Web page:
Kentucky Senate passes ‘national model’ name, image, likeness measure

Senators voted 37-0 to send the legislation to the House.

FRANKFORT, Ky. (WTVQ/AP) — The Kentucky Senate passed a measure Thursday to regulate name, image and likeness compensation for college athletes, a day after the strategy won an endorsement from University of Kentucky men’s basketball coach John Calipari.

Senators voted 37-0 to send the legislation to the House.

Lawmakers in statehouses across the country are wrangling with the high-stakes issue, as millions of dollars pour into endorsements for college athletes.

In Kentucky, college athletes have been able to make money off their name, image and likeness since last summer, when an executive order signed by Gov. Andy Beshear took effect. His action was seen as a short-term response pending state or national action.

“Times are changing,” Republican Sen. Max Wise said Thursday in promoting the Kentucky bill. “And Kentucky needs to keep up with the changing nature of this issue and to lead upon this.”

The governing boards of universities could adopt policies governing the NIL agreements of their school’s athletes. But those regulations would have to be reasonable and could not put an undue burden on the ability of student-athletes to earn NIL money.

Calipari told a Senate committee Wednesday that the bill offers a “model” approach, providing flexibility to respond to the still-evolving issue.

The bill allows collegiate athletes to make money using their NIL and coordinate with an agent in those efforts; it also sets necessary parameters.

“Today’s achievement was the result of partnerships and collaboration amongst all of our Commonwealth’s higher education institutions and bipartisan work on a policy issue that is changing the landscape of college athletics daily,” Wise said. “Senate Bill 6 will provide flexibility for the university institutions while benefiting the student athletes at Kentucky colleges and universities.”

During Wednesday’s committee testimony, Calipari referred to Senate Bill 6 as ‘model legislation’ and said that the Senate’s leadership is the next best thing to federal NIL legislation. The federal government and the National Collegiate Athletic Association (NCAA) have failed to lead on this issue, requiring state lawmakers to take action.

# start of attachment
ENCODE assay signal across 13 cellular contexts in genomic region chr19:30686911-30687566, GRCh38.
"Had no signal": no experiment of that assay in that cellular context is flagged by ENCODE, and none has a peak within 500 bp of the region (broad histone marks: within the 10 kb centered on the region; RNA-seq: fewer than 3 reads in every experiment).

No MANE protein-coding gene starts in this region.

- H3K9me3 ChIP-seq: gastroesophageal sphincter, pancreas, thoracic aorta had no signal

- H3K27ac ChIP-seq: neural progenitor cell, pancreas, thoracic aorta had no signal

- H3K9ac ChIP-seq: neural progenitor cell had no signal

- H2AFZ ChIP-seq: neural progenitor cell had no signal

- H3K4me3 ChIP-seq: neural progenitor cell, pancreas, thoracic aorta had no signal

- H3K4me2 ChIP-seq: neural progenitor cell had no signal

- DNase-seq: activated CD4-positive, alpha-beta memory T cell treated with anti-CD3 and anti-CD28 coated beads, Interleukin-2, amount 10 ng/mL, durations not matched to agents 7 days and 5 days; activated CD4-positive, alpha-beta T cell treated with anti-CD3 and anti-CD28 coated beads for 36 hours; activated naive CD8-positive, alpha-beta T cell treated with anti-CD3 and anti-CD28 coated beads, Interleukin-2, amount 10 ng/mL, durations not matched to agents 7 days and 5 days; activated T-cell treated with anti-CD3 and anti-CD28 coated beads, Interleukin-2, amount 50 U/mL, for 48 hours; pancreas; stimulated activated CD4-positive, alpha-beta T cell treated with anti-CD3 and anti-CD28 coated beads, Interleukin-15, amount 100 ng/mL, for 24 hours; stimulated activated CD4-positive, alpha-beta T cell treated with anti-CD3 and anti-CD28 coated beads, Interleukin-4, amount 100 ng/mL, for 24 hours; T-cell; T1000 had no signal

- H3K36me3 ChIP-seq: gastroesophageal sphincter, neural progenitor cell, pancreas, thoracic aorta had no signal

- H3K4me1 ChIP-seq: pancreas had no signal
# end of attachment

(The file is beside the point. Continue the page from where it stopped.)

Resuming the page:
It is no secret the NCAA, entities and organizations that broadcast events as well as universities financially benefit from the talents displayed by young athletes. Collegiate athletes NIL generate profit and promote university attendance. According to a publication from Christen Gough, a U.S. and global researcher specializing in the sports industry, the NCAA generated more than $800 million in revenue from television and marketing rights fees in 2019.

Additionally, some collegiate athletes seek financial stability for themselves and their families. In some cases, they have to choose between furthering their education and taking professional opportunities while they are available.

Emphasizing the student aspect of being a collegiate athlete, Sen. Danny Carroll asked Calipari if he thought Senate Bill 6 would lead more young people to further their education before advancing to professional sports.

“The kids that have made mistakes leaving early will stay because of this legislation,” Calipari said.

The legislation aims to protect young people from those who may try to take advantage of them. Senate Bill 6 assures that collegiate athletes are aware and educated on NIL.

Colleges and universities will be permitted to implement reasonable restrictions on NIL. The bill requires universities to educate collegiate athletes on matters related to NIL, ensuring that educational efforts include information concerning financial aid, debt management, saving and budgeting best practices, time management, available academic resources, and the skills necessary for success a collegiate athlete. Universities must also give collegiate athletes access to a workshop for social media and brand management education.

Under Senate Bill 6, collegiate athletes would be prohibited from endorsing illegal products and sports betting.

The newest addition to the Kentucky state Senate, Sen. Donald Douglas (R-Nicholasville), rose to support Senate Bill 6. Douglas has experience as an athlete, qualifying for Olympic Trials twice and was ranked 11th in the U.S. and 17th in the world in 400m hurdles.

“This bill is not only for the student athletes with scholarships or professional prospects. I view this bill as helpful for the forgotten athletes and discovered athletes,” Douglas said.

“Some students reach college on scholarships, and whether it’s injury or competition, sometimes they don’t reach that next level. On the other hand, there are cases where athletes come out of nowhere as a walk-on and find success. I think this bill can be financially beneficial to many in various ways,” Douglas said.

Senate Bill 6 passed unanimously and will now be considered by the state House.

“Kentucky chooses to lead,” Senate President Robert Stivers (R-Manchester) said. “Where others have refused to act, this governing body will, and we will be a model others seek to emulate.”

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